In the adult population, most patients are asymptomatic, and when symptomatic, the most common findings are heart failure, ischemia secondary to coronary steal, any arrhythmia, rarely fistula rupture or thrombosis, and infective endocarditis [12, 13]. In children, the most common presentation of CAF is a systolic murmur in routine physical examination. According to these different presentations, the decision-making for treating the pediatric age group with CAF is difficult. The American College of Cardiology/American Heart Association (2008) guidelines for managing adults with congenital heart disease recommend closure of all large CAF regardless of symptomology because of these potential complications [8]. For small to moderate size fistulae, closure is recommended only in the presence of symptoms and no recommendation for the closure of small, asymptomatic CAF [8]. However, for children, the decision making for treatment of CAF is related to the size of CAF, clinical presentation, complications, the experience of pediatric interventionists and availability of equipment. Although in recent review articles in the experienced center, authors recommended elective closure should be performed for symptomatic children and also for any clinically apparent fistula, especially children who are older than five years, even if the patient remains asymptomatic, they mentioned that late stenosis, secondary to intimal hyperplasia, represents a very important complication, which could increase the risk of myocardial infarction later in life[9]. In our study, the leading cause of CAF treatment was volume overload in heart chambers due to the large shunt volume of CAF followed by severe failure to thrive in our patients.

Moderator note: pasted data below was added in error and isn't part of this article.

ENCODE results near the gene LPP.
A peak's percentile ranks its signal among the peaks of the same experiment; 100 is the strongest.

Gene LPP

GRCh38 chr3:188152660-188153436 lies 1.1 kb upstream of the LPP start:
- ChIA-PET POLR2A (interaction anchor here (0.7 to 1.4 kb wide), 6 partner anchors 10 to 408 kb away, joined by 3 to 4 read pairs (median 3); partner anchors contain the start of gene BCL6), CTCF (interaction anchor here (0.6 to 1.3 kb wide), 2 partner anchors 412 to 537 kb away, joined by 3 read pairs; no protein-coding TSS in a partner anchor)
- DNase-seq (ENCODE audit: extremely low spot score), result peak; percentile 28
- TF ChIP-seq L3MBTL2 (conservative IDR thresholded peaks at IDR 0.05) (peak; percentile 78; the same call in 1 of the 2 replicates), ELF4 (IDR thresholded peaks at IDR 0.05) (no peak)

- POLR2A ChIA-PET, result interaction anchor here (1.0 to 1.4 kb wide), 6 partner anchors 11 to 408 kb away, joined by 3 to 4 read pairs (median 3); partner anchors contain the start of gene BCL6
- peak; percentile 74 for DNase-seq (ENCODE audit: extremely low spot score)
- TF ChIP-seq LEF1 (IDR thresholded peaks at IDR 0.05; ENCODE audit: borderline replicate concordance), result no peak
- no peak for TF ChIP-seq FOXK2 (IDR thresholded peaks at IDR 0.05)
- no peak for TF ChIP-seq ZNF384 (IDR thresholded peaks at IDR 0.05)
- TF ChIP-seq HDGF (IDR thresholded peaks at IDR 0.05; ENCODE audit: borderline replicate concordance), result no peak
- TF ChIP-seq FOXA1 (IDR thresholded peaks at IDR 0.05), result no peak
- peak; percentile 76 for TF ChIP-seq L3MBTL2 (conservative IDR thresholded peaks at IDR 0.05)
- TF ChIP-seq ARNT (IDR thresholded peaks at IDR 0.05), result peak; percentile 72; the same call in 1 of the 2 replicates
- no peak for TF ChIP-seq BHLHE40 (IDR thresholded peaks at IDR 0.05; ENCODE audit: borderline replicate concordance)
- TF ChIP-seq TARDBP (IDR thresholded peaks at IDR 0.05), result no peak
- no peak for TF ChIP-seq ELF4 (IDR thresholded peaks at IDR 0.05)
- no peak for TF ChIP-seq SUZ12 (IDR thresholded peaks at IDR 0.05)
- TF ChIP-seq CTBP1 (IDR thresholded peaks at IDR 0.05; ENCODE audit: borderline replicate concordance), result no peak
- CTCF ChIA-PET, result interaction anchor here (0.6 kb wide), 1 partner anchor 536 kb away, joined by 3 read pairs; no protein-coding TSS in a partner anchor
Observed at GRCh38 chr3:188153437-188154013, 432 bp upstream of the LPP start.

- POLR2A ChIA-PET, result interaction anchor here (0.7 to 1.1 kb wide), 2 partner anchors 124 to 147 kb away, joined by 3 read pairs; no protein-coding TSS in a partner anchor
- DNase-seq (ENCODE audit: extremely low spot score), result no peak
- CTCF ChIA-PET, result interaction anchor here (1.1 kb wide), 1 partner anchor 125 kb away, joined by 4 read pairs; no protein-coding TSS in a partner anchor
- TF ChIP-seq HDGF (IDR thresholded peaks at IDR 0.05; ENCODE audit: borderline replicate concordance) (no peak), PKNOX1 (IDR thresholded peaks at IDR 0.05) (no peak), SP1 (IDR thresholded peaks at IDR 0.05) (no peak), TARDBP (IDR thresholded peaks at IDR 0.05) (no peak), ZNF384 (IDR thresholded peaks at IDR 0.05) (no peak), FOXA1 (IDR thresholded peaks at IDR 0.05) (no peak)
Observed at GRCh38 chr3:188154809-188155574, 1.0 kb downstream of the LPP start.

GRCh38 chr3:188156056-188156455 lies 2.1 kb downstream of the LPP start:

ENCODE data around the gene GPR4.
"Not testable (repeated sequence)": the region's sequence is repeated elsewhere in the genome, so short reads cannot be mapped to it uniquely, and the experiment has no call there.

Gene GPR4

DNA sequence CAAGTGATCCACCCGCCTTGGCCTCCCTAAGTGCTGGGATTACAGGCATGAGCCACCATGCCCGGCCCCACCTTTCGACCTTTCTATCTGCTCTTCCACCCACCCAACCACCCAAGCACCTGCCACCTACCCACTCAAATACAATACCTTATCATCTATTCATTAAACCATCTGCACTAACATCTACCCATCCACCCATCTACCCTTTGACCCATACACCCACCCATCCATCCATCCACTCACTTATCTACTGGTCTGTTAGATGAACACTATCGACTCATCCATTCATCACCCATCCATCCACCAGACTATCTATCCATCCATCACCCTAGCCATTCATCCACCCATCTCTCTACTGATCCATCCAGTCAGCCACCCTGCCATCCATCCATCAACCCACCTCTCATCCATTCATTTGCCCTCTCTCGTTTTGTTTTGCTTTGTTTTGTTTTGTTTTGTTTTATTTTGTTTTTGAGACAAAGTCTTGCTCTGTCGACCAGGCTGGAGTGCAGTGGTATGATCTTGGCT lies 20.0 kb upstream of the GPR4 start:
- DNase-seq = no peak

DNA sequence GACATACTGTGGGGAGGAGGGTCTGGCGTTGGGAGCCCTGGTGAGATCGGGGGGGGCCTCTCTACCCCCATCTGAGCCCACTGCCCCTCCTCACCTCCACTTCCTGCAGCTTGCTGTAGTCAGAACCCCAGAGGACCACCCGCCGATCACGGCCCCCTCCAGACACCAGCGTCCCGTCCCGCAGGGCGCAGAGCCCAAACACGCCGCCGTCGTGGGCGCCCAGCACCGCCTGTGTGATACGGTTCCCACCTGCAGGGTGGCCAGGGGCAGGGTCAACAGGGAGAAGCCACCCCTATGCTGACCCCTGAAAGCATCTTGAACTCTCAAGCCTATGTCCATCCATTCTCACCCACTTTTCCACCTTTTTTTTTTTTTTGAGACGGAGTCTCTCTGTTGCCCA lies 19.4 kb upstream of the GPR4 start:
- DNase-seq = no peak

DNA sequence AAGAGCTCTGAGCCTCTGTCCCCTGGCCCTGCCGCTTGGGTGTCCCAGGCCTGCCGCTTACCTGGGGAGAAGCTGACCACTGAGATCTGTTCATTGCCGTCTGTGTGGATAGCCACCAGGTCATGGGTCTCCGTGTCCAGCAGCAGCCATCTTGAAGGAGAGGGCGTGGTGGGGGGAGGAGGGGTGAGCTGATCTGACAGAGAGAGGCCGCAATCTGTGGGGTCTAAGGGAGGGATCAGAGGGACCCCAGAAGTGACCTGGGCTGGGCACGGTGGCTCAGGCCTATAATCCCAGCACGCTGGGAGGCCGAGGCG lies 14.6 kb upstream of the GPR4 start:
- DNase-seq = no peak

Reidy et al. did the first successful transcatheter closure of CAF in small children In 1983 [14], and after that, due to low major complications in transcatheter closure of CAF, these modality has been promoted as treatment of choice, even in neonates and infants. However, this fact is not completely approved by ACC/AHA 2008 Guidelines for the management of adults with congenital heart disease these new techniques are advised for tertiary pediatric cardiology centers with experts interventionist [8] although Some complications were reported for device closure such as dislocation with the consecutive need for surgical intervention, not suitable for all forms and anatomy of CAF, significant residual flow after device closure.

There is no consensus for selecting the best coil/device and technique in terms of safety, efficacy, and cost-effectiveness for percutaneous PDA [15] and CAF closure. New occluding devices for PDA closure continue to arise to improve on the limitations of current systems. Potentially desirable improvements may reduce vascular injury, improve the ease and accuracy of positioning and deployment, or improve ductal closure. Evaluation of efficacy of devices such as Nit-OccludVR PDA in some studies [16, 17] was done, and they recommended PDAs ranging from 2 to 6 mm can be effectively and safely closed using the Nit-Occlud PDA device, with good procedural and six-month results [18].

The immediate closure success rate in our study was acceptable and comparable to what has been reported in prior transcatheter closure studies [12] and had low complication rates and have confirmed previous evidence suggesting that the percutaneous closure of CAF with coil placement was a safe and effective treatment modality [19].